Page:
Next consider the language that you are using.  Words are important. It is worth spending time to carefully consider what terms you are using. Are these the dominant terms within the literature? Are these the terms most likely to help advance our understanding of the gap? Are these terms specific and focused enough to be practically researchable? Do you want to explore workplace-based assessment or entrustable professional activity assessment? The difference in terminology sets the stage for your entire research endeavour.

Then, after you have settled on the language, recognize that there is a balance between being concise and thorough – not losing a reader in a detailed, run-on research question, but being sufficiently clear to be a research question and not just an objective or aim. Many will include the context, the population and the methodology in their research question. This is  similar to including the Population, Intervention, Control and Outcome present in many clinical research questions. Finally, consider whether not your research question should be divided into smaller questions, especially if you are referencing multiple methodologies or populations. Research questions that are too broad often end up in complex methods, and results which are hard to interpret.

It is helpful to share your question with your study team and reflect on it. The following are some questions that may guide you through thinking about your research question:

  • Is this answerable?
  • Does this address the gap that you have highlighted in the literature?
  • Is the specificity and context provided sufficient to predict the methods?
  • Will this add to the conversation in the literature?
  • Will it hold meaning?
  • Will it have impact? (See Chapter 3-4 for more thinking around this topic.)

You can also review some of the literature on how to generate good research questions that are listed in the reference list below (2-4)

Also, please listen to the following podcast featuring Drs. Larkin Larmarche & Teresa Chan on the topic of research questions. Some of the papers mentioned in this podcast are available below.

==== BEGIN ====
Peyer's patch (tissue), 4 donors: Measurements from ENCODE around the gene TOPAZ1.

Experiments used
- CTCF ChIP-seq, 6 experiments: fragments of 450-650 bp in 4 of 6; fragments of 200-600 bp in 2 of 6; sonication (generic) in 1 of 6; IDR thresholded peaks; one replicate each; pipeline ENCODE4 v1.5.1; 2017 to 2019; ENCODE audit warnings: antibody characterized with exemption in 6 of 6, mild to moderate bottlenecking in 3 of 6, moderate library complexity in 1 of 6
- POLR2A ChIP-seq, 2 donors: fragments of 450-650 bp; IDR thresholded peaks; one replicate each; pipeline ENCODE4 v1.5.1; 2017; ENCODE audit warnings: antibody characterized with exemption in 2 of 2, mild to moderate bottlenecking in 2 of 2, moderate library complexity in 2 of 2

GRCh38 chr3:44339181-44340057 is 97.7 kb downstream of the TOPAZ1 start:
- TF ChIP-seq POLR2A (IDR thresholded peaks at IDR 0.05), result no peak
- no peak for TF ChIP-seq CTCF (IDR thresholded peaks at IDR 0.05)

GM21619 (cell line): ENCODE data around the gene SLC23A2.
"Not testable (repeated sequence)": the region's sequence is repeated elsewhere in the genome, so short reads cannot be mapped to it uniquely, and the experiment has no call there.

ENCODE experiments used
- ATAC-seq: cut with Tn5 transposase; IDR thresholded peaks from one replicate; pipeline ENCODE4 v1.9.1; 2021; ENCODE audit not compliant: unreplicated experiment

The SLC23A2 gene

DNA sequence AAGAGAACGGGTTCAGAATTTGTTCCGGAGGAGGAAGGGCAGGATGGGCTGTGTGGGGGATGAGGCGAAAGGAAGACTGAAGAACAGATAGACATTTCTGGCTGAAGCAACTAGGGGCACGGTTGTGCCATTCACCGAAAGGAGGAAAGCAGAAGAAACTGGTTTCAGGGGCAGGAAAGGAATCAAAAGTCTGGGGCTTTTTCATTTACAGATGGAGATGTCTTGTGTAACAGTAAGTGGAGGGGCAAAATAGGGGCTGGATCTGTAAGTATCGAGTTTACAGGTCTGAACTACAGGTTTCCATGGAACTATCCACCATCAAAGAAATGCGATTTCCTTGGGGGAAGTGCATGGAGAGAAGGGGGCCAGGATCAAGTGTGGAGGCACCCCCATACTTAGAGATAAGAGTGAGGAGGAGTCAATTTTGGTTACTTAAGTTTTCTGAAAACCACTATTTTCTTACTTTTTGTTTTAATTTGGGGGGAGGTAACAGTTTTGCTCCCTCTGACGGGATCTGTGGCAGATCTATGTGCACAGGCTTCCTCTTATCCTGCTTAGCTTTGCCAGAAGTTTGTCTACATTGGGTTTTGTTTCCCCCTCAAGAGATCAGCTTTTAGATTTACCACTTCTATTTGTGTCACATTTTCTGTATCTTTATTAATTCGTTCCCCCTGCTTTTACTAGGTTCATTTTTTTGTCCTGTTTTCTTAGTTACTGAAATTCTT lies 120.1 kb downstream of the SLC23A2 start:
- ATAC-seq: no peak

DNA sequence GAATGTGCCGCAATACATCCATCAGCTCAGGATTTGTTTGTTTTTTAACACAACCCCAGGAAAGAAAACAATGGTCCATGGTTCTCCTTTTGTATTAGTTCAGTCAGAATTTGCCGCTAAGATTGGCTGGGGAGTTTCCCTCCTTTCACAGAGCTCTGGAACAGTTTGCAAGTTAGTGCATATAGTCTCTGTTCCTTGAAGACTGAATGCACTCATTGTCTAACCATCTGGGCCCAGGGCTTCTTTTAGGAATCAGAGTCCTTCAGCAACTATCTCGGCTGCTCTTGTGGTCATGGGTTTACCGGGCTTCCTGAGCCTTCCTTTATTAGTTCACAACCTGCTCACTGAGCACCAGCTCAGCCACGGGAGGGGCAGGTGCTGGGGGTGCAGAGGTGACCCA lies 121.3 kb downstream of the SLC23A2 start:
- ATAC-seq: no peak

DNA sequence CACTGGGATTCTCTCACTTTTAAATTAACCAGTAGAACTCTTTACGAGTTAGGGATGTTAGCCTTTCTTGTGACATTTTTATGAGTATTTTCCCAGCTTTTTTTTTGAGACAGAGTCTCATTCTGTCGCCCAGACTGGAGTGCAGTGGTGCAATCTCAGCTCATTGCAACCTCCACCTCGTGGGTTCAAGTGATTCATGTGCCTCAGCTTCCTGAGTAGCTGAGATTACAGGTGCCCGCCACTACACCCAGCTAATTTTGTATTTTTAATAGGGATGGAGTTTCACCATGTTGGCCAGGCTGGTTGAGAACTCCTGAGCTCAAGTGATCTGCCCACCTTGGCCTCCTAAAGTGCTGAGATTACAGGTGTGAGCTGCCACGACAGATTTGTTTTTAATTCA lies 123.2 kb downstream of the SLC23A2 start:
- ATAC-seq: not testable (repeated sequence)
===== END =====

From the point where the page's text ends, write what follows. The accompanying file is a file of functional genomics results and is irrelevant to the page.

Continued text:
Key Takeaways

  • In a research question, words matter. It is worth taking the time to fuss about the terms you pick.
  • Focus the question on the literature gap. Remember it should be both theoretically and practically meaningful for your intended audience.
  • Scope matters. Questions that are too broad are generally not researchable; and those that are too narrow often not relevant.
  • Don’t rush – a hasty question leads to slow publication!

Vignette Conclusion

Xyla starts by deciding to read up on the literature. She realizes that there are many theoretical frameworks around professional identity. She connects with an author of a previous paper, and discusses her ideas. She opts to explore the role of cultural context in professional identity setting by studying those who train in different cultures, using transformative learning theory as a framework to help her clarification question.


  1. Cook DA, Bordage G, Schmidt HG. Description, justification and clarification: a framework for classifying the purposes of research in medical education. Medical education. 2008 Feb;42(2):128-33. Get it Mac | See on Medical Education
  2. Eva, K. W. (2008). On the limits of systematicity. Medical Education, 42(9), 852–853. Get it Mac | See on Medical Education

  3. Dine CJ, Shea JA, Kogan JR. Generating good research questions in health professions education. Academic Medicine. 2016 Dec1;91(12):e8. Get it Mac | See on Academic Medicine

  4. O’Brien BC, Ruddick VJ, Young JQ. Generating research questions appropriate for qualitative studies in health professions education. Academic Medicine. 2016 Dec 1;91(12):e16. Get it Mac | See on Academic Medicine

  5. Monte AA, Libby AM. Introduction to the Specific Aims Page of a Grant Proposal. Academic Emergency Medicine. 2018 Sep;25(9):1042-7. Get it Mac | See on Academic Emergency Medicine

About the authors

Matthew Sibbald is an Associate Professor of Medicine, McMaster University and Interventional Cardiologist at Hamilton Health Sciences and Niagara Health System. He is also the Associate Dean of the Michael G. DeGroote School of Medicine Undergraduate Medical Education Program.

Sarah Blissett is an Assistant Professor, Department of Medicine (Division of Cardiology) at Western University. She is also a researcher within the Centre for Education Research and Innovation, Schulich School of Medicine and Dentistry, Western University.


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2-2 Defining Research Objectives and Formulating Research Questions Copyright © 2022 by Matt Sibbald and Sarah Blissett is licensed under a Creative Commons Attribution-NonCommercial-ShareAlike 4.0 International License, except where otherwise noted.